One year after the passage of the Dodd-Frank Wall Street Reform and Consumer Protection Act, corporations that were bracing to be hit by wave after wave of regulations are still wondering when the initial impact of the bill will be felt. For all the fear that Dodd-Frank would leave corporations scrambling to make major changes to their existing governance models, most organisations haven’t broken much of a sweat.
The broadly written and extremely vague language in the 2,300-page financial overhaul legislation has most corporate secretaries and governance professionals making just enough adjustments to be in compliance with the law whenever regulators actively begin implementation. Attempts to repeal the legislation’s whistleblower provision and requests for more clarity on other measures have created questions about which companies will be affected most, and to what degree.
But companies in the financial
services industry, in industries that strongly rely on financial services industry products (such as derivatives and swaps) and in industries that are particularly
vulnerable to fraud and corruption are likely those most concerned about making changes under Dodd-Frank.
The primary objectives of the reform bill are to prevent another financial system meltdown and to ensure the US government won’t have to bail out companies and financial markets. The hope is that tighter regulations will increase transparency and reduce systemic risk across industries, so companies that have been practicing good governance all along are seeing the measures as business as usual. ‘While the Dodd-Frank legislation covers a lot of ground, we believe it to have limited impact on our governance structure,’ says Pfizer corporate secretary Matthew Lepore.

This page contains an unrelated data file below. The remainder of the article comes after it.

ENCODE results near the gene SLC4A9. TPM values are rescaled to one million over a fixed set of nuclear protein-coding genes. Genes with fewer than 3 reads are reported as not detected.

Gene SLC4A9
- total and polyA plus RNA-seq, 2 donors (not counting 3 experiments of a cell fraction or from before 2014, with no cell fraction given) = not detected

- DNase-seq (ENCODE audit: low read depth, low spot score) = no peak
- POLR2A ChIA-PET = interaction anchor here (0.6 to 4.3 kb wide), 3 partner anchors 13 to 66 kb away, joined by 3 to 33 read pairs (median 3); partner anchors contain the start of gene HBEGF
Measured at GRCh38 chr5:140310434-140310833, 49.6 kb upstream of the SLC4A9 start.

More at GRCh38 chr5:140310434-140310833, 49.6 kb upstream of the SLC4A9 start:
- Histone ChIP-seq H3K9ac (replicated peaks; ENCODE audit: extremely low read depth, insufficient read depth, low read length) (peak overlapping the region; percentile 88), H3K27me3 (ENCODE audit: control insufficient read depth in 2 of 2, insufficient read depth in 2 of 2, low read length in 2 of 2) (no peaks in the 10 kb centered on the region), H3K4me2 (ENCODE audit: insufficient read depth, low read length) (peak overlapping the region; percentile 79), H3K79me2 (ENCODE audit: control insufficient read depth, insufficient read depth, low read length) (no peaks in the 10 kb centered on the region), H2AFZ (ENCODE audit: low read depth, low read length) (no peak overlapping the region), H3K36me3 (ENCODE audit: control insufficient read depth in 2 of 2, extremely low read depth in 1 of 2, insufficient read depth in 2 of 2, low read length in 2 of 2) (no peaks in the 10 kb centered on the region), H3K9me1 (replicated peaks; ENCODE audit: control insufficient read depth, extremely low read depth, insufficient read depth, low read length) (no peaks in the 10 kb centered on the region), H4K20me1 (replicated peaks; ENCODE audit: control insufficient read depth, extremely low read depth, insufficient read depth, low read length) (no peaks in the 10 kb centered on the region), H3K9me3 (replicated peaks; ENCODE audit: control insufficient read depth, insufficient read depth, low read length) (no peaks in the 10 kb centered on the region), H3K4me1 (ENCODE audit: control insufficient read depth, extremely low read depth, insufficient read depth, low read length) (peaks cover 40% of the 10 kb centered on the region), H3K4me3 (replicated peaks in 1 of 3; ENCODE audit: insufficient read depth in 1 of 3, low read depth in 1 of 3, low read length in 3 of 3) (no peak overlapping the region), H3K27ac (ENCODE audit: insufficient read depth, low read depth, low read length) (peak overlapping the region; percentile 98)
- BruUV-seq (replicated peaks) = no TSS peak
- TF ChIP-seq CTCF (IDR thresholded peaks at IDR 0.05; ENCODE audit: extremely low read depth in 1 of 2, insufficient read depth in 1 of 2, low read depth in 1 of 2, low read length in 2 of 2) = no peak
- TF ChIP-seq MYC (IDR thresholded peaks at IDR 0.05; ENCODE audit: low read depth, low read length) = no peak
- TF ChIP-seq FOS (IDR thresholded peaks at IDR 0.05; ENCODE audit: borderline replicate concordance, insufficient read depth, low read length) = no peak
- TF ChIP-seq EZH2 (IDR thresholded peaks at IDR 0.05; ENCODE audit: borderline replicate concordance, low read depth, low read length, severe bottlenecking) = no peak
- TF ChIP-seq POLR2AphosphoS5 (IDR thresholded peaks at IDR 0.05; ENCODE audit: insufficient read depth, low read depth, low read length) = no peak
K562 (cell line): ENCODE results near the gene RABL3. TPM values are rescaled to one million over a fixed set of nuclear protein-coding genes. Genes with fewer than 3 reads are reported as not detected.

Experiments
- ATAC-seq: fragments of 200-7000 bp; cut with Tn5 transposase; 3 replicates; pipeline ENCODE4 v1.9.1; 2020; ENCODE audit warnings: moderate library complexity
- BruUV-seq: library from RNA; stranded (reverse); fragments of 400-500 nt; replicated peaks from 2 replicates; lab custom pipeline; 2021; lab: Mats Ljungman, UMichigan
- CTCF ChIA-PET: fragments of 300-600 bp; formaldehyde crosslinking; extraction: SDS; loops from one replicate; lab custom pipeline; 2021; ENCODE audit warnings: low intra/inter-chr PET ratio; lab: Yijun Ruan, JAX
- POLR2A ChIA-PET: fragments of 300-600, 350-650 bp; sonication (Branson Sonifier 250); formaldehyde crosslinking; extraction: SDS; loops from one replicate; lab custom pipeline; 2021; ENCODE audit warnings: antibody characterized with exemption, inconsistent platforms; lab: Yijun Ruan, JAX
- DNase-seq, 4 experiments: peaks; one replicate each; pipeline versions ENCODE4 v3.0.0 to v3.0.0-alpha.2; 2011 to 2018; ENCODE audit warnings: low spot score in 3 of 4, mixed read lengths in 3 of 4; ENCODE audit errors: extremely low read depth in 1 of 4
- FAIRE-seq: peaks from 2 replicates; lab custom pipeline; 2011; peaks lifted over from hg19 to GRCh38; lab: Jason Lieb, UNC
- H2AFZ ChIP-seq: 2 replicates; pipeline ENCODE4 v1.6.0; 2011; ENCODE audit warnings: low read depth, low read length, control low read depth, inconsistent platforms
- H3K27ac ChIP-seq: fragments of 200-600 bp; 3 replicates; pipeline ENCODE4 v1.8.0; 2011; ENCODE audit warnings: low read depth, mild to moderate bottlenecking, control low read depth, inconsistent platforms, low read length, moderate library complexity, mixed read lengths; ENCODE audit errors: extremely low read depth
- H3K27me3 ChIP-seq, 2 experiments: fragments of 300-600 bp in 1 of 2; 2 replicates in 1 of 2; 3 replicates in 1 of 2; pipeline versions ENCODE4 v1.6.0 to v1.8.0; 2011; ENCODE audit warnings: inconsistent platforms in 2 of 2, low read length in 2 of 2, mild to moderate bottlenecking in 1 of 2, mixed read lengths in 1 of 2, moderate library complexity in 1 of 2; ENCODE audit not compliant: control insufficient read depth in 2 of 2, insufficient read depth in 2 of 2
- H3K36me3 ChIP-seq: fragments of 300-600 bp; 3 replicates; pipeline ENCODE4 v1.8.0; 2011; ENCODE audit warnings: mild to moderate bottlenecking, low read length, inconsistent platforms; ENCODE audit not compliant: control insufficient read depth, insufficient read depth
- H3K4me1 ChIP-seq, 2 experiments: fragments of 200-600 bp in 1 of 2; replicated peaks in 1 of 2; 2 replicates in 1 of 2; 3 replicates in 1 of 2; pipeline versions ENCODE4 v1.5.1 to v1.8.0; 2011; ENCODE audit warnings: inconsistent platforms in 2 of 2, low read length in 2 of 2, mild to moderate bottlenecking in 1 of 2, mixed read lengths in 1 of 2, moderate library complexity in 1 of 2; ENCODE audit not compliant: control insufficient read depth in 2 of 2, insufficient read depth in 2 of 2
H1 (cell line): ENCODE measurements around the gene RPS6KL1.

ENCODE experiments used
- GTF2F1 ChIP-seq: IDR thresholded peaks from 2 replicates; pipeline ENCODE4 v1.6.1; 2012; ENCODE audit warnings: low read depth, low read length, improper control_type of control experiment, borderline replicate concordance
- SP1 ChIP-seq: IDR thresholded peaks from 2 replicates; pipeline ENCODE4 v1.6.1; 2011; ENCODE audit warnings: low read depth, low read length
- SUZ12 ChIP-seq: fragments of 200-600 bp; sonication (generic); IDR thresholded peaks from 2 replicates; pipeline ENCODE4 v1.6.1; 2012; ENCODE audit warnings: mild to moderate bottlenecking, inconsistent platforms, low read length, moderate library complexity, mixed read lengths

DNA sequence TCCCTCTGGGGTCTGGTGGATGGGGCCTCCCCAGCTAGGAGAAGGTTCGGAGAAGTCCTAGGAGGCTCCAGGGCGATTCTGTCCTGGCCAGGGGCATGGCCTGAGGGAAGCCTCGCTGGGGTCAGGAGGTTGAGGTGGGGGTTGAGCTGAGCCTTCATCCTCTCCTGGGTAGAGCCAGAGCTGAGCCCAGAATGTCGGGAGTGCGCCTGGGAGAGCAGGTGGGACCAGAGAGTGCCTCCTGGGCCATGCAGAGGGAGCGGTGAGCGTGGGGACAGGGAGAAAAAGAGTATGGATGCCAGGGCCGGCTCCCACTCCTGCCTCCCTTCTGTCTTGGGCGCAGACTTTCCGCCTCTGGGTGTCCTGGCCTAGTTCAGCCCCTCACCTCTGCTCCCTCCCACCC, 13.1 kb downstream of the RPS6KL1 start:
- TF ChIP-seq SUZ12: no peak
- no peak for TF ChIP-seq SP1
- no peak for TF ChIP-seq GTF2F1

Lepore, who is also vice president and chief counsel of Pfizer’s corporate governance department, says adjusting to the recent reforms from the federal government are just a regular part of his ever-changing responsibilities as a corporate officer. ‘We regularly update the board of directors on the governance aspect of Dodd-Frank,’ he says. ‘Even before Dodd-Frank, there was the Shareholder Bill of Rights, and since then we made it our duty to ensure the board was prepared to deal with the impact of this bill.’
Robin Smith, general counsel for the Americas
at toy manufacturer Lego, says the law’s broad
implications are just part of adjusting to the new
regulatory landscape. After all of the financial scandals of recent years, tighter scrutiny was inevitable.
‘The only real difference for us [after Dodd-Frank] is PwC being stricter in its audits of us and our financials as a privately held company,’ says Smith, adding that PwC ‘is holding us to public company standards – which is fine, because we ensure our company upholds its high standards, anyway.’
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